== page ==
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Embark on a science and history journey in South Kensington – Science Museum Blog

Coming into the Science Museum? There are a lot of things to discover on your way in! All free and within walking distance from the museum, they are a great way to explore South Kensington on foot.

Keep on reading to discover fascinating facts about the area and keep your eyes open for objects when in the museum. Check out this interactive map to assist you in your journey and don’t forget to book your free ticket to the museum!

Heading up to Hyde Park before or after your visit?

If passing by, have a look at the Albert Memorial. Prince Albert was determined to help establish Great Britain as a leader in science and technology and because of him, the Exhibition Road area was given the nickname ‘Albertopolis.’

His vision was realised by organising the Great Exhibition in 1851 in Hyde Park, an international exhibition focused on displaying cutting-edge innovations of the time like microscopes, electric telegraphs and even early submarines. The earnings of the exhibition were invested into buying land and developing museums and educational institutions in South Kensington, including what is known today as the Science Museum.

The memorial itself also celebrates and commemorates his passion for industrial and scientific development, with four sculptures surrounding him representing agriculture, manufacture, engineering, and commerce.

Daily Herald Photograph: Repair and restoration of the Albert Memorial in London © Hulton Archive/Getty Images

Come into the Making the Modern World gallery and you’ll find pictures of the Great Exhibition and even objects that were displayed in it, like the Harrison power loom!

Print: Chromolithograph, 'The British Nave', Plate 3 (Proof) of a set of four large prints commemorating the Opening of
Print: Chromolithograph, ‘The British Nave’ at the Great Exhibition of 1851

Maybe having a stroll through South Kensington? Venture off the main roads to explore the cute and quiet mews!

The residential expansion of the West of London in the 18th century required not just living spaces but also more space to house horses, carriages and other equipment. To resolve this problem, the design of mews was developed.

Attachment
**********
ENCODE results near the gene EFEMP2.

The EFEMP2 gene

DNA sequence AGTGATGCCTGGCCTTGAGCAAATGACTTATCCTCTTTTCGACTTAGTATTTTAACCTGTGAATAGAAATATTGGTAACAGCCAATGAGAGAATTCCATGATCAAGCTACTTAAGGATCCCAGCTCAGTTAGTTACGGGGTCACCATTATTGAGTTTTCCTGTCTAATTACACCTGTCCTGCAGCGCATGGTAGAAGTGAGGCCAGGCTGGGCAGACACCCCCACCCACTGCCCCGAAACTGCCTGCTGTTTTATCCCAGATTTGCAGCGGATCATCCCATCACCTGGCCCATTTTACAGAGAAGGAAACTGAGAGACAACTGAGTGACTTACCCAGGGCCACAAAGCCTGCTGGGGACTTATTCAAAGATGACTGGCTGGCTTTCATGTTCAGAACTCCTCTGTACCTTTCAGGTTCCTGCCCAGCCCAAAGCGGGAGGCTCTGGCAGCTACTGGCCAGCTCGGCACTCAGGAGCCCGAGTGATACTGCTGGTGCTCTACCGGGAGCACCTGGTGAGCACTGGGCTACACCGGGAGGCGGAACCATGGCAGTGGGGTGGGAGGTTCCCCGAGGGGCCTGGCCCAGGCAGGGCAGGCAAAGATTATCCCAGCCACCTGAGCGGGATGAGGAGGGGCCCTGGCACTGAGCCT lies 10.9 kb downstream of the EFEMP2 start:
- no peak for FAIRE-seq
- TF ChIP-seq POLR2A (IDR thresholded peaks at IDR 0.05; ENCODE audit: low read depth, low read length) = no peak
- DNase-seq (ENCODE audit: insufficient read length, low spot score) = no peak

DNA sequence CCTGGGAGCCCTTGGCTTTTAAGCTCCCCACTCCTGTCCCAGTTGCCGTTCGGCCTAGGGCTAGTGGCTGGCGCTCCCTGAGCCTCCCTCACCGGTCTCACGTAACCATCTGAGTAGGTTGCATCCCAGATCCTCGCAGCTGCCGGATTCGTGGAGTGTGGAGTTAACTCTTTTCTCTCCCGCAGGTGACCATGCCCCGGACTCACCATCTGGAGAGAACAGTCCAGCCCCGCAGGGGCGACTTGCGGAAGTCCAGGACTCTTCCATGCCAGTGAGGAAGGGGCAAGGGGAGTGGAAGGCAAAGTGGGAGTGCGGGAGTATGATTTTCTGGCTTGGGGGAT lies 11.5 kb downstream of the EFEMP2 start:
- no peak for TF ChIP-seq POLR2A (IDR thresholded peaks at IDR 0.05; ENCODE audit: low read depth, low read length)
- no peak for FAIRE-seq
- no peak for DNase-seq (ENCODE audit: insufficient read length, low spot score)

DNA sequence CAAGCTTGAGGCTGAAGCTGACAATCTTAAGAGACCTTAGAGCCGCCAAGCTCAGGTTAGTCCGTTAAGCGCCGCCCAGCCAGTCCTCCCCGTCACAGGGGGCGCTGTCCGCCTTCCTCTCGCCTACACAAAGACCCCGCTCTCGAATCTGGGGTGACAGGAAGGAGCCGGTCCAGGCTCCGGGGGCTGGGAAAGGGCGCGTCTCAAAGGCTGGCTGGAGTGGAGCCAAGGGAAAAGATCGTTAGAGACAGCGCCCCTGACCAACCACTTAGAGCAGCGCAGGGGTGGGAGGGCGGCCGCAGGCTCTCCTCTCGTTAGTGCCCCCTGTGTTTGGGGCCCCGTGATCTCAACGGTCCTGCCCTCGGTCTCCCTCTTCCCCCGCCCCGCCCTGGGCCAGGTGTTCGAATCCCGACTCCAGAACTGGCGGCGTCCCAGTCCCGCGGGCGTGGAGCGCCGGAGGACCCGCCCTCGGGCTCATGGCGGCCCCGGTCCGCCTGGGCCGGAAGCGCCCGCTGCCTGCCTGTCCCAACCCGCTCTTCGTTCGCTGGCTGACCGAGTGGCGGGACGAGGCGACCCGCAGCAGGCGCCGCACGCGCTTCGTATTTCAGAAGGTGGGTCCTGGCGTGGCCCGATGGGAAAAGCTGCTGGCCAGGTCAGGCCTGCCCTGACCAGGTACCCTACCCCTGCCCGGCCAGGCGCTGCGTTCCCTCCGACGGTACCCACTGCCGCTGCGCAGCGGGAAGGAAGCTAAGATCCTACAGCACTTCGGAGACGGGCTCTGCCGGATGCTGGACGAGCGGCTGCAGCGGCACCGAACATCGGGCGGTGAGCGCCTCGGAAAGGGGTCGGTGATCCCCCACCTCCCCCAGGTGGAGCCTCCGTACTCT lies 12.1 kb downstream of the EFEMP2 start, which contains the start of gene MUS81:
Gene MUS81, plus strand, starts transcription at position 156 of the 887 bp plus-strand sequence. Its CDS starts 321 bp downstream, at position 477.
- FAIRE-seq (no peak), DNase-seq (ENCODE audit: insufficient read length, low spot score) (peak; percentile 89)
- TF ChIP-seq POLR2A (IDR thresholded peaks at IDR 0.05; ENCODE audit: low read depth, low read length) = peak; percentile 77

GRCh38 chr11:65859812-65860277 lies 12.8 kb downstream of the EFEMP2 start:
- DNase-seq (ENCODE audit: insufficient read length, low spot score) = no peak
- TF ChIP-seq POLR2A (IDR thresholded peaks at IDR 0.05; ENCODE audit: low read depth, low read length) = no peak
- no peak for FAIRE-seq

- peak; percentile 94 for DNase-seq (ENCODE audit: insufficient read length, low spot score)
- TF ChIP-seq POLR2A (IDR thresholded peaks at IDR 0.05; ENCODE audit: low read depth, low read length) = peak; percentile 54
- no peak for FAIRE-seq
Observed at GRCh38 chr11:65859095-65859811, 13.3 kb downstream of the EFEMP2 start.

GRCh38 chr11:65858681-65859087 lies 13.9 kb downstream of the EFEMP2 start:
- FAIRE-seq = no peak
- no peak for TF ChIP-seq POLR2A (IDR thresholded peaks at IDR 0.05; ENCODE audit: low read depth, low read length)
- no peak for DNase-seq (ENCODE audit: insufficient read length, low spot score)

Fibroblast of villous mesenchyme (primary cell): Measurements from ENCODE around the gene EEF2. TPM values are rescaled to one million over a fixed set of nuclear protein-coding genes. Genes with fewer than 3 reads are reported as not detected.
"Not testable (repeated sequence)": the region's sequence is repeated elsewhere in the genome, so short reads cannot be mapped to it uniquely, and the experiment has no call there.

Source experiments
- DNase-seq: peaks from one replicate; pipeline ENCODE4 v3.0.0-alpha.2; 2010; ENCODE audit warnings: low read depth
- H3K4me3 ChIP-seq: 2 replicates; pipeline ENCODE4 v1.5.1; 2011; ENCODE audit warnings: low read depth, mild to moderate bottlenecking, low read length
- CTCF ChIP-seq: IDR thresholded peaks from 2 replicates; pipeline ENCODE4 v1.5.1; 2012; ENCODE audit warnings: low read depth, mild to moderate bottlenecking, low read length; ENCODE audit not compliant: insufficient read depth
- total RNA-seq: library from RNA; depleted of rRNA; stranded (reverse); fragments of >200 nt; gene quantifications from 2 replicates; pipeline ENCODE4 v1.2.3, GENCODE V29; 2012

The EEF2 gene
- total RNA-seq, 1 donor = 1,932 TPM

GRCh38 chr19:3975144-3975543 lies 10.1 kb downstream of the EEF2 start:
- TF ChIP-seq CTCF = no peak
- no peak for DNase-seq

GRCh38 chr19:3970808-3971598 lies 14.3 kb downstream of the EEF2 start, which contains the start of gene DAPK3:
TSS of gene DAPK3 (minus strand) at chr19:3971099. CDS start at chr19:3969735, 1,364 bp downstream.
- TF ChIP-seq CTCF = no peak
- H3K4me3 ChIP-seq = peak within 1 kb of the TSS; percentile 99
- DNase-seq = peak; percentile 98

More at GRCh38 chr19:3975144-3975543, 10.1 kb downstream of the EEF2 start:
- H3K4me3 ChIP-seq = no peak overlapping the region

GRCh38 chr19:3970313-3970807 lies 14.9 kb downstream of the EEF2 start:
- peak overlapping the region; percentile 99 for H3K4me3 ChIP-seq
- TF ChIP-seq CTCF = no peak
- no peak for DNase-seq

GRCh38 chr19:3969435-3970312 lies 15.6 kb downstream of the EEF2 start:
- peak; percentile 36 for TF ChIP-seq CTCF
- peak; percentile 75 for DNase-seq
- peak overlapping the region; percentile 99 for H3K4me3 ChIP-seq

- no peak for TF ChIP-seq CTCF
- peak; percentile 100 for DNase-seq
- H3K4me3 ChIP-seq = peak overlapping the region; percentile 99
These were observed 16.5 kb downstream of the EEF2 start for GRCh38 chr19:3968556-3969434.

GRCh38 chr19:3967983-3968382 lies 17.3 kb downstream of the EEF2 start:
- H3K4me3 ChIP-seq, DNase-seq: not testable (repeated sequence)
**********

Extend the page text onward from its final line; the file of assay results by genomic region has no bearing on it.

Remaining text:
Found at the rear of many townhouses, the cobbled streets known as mews were designed to stable horses and carriages on the ground floor and accommodate servant and coach drivers on the first. Historically filled with hustle and bustle, they are now quiet, tranquil, and mostly traffic-free residential streets that are an integral part of the architecture of South Kensington. They are easy to spot and beautiful to explore on a walk in the surrounding area of the Science Museum so make sure to have your eyes open for a street sign for ‘mews’.

Did you know, that the prototype of the Brougham carriage that can be found in the Making the Modern World gallery was once a very popular vehicle and was often being stored in mews? It was the mode of transportation used in the famous Sherlock Holmes stories.

Prototype of the Brougham carriage that can be found in the Making the Modern World gallery

Edward Jenner – the developer of the smallpox vaccine – is also a part of the history of South Kensington. Can you spot his memorial by Lancaster Gate on your way into the Science Museum? 

An autographed engraving of Edward Jenner

His pioneering work was inspired by noticing that milkmaids, who, exposed to cowpox from milking cows, seemingly became immune to smallpox. To test his suspicion, in 1796, Jenner injected the fluid of a cowpox pustule into the arm of a healthy person and later exposed them to smallpox. The outcome proved him right – the patient showed no signs of smallpox, and the first vaccine was born. His experiment outlined the bases of how vaccines work – injecting a small dose of weak or inactive particles will prepare the immune system to fight off future infections.


Just a 20-minute walk connects his memorial with Medicine: The Wellcome Galleries which holds Jenner’s personal medical equipment – his lancets, whose sharp blades allowed him to make cuts and injections, medicine chest with some of its contents like glass bottles and mortars, and many medallions that celebrate his contribution to the history of medicine. Can you find them all?

Edward Jenner’s medicine chest with various contents including a mace, medicinal glass and different preparations

Looking for a place for a picnic? Why not visit Hyde Park or Kensington Gardens, lands that were once used for hunting.